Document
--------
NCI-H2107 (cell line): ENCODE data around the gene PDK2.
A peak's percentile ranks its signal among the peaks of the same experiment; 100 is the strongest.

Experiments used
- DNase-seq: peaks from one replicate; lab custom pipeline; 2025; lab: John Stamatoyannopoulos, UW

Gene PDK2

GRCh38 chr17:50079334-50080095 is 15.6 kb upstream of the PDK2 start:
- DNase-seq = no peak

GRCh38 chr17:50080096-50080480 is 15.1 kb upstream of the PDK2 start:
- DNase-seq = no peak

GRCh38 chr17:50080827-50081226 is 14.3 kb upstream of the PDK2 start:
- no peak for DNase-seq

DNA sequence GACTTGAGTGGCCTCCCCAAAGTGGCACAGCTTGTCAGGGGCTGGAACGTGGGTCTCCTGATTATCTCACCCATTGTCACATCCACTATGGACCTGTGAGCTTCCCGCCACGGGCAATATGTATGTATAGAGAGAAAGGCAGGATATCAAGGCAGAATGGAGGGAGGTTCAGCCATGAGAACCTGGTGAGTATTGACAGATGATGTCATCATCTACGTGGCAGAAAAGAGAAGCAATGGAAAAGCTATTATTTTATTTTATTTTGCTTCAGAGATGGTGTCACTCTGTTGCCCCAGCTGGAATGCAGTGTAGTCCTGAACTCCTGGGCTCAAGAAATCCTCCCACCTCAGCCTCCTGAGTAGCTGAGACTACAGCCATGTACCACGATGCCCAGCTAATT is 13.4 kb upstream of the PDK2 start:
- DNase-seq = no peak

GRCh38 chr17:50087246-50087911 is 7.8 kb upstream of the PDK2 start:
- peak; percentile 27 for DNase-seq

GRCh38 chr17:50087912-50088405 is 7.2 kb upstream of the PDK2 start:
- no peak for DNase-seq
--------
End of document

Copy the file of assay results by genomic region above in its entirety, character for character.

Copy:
NCI-H2107 (cell line): ENCODE data around the gene PDK2.
A peak's percentile ranks its signal among the peaks of the same experiment; 100 is the strongest.

Experiments used
- DNase-seq: peaks from one replicate; lab custom pipeline; 2025; lab: John Stamatoyannopoulos, UW

Gene PDK2

GRCh38 chr17:50079334-50080095 is 15.6 kb upstream of the PDK2 start:
- DNase-seq = no peak

GRCh38 chr17:50080096-50080480 is 15.1 kb upstream of the PDK2 start:
- DNase-seq = no peak

GRCh38 chr17:50080827-50081226 is 14.3 kb upstream of the PDK2 start:
- no peak for DNase-seq

DNA sequence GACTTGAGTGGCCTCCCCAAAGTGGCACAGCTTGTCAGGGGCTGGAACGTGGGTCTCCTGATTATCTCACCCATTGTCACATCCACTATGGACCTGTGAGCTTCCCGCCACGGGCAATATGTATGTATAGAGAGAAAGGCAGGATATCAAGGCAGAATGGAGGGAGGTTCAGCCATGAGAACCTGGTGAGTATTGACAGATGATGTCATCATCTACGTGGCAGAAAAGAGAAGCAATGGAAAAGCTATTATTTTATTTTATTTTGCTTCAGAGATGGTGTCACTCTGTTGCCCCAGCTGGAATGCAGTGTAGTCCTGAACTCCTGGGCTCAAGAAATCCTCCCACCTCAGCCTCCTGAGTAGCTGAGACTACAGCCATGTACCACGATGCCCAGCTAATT is 13.4 kb upstream of the PDK2 start:
- DNase-seq = no peak

GRCh38 chr17:50087246-50087911 is 7.8 kb upstream of the PDK2 start:
- peak; percentile 27 for DNase-seq

GRCh38 chr17:50087912-50088405 is 7.2 kb upstream of the PDK2 start:
- no peak for DNase-seq